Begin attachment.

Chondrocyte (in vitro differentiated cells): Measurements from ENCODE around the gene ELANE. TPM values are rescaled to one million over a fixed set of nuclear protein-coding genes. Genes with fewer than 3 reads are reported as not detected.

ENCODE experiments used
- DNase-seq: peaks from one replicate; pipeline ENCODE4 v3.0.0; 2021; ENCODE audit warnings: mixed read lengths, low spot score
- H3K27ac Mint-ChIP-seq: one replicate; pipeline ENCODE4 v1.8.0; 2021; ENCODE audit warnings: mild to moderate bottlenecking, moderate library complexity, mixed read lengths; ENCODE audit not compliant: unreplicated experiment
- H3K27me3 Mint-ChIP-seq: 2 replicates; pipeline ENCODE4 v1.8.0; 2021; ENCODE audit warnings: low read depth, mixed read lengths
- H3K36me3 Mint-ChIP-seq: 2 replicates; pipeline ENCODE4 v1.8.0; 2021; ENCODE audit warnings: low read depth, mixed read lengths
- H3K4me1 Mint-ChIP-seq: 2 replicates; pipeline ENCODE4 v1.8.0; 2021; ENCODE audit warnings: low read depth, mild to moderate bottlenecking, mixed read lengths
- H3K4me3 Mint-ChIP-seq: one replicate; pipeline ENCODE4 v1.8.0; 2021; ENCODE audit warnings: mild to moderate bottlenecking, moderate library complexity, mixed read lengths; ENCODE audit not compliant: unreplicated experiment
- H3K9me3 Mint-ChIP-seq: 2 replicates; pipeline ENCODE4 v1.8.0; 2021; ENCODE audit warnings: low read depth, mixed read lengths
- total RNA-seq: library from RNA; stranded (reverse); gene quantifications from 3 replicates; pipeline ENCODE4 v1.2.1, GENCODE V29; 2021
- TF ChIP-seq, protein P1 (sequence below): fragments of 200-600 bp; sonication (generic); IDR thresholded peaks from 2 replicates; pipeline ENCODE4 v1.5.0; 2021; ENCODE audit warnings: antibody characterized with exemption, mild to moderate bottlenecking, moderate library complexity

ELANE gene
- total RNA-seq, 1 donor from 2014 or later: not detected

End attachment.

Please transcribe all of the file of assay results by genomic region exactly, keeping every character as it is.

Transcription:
Chondrocyte (in vitro differentiated cells): Measurements from ENCODE around the gene ELANE. TPM values are rescaled to one million over a fixed set of nuclear protein-coding genes. Genes with fewer than 3 reads are reported as not detected.

ENCODE experiments used
- DNase-seq: peaks from one replicate; pipeline ENCODE4 v3.0.0; 2021; ENCODE audit warnings: mixed read lengths, low spot score
- H3K27ac Mint-ChIP-seq: one replicate; pipeline ENCODE4 v1.8.0; 2021; ENCODE audit warnings: mild to moderate bottlenecking, moderate library complexity, mixed read lengths; ENCODE audit not compliant: unreplicated experiment
- H3K27me3 Mint-ChIP-seq: 2 replicates; pipeline ENCODE4 v1.8.0; 2021; ENCODE audit warnings: low read depth, mixed read lengths
- H3K36me3 Mint-ChIP-seq: 2 replicates; pipeline ENCODE4 v1.8.0; 2021; ENCODE audit warnings: low read depth, mixed read lengths
- H3K4me1 Mint-ChIP-seq: 2 replicates; pipeline ENCODE4 v1.8.0; 2021; ENCODE audit warnings: low read depth, mild to moderate bottlenecking, mixed read lengths
- H3K4me3 Mint-ChIP-seq: one replicate; pipeline ENCODE4 v1.8.0; 2021; ENCODE audit warnings: mild to moderate bottlenecking, moderate library complexity, mixed read lengths; ENCODE audit not compliant: unreplicated experiment
- H3K9me3 Mint-ChIP-seq: 2 replicates; pipeline ENCODE4 v1.8.0; 2021; ENCODE audit warnings: low read depth, mixed read lengths
- total RNA-seq: library from RNA; stranded (reverse); gene quantifications from 3 replicates; pipeline ENCODE4 v1.2.1, GENCODE V29; 2021
- TF ChIP-seq, protein P1 (sequence below): fragments of 200-600 bp; sonication (generic); IDR thresholded peaks from 2 replicates; pipeline ENCODE4 v1.5.0; 2021; ENCODE audit warnings: antibody characterized with exemption, mild to moderate bottlenecking, moderate library complexity

ELANE gene
- total RNA-seq, 1 donor from 2014 or later: not detected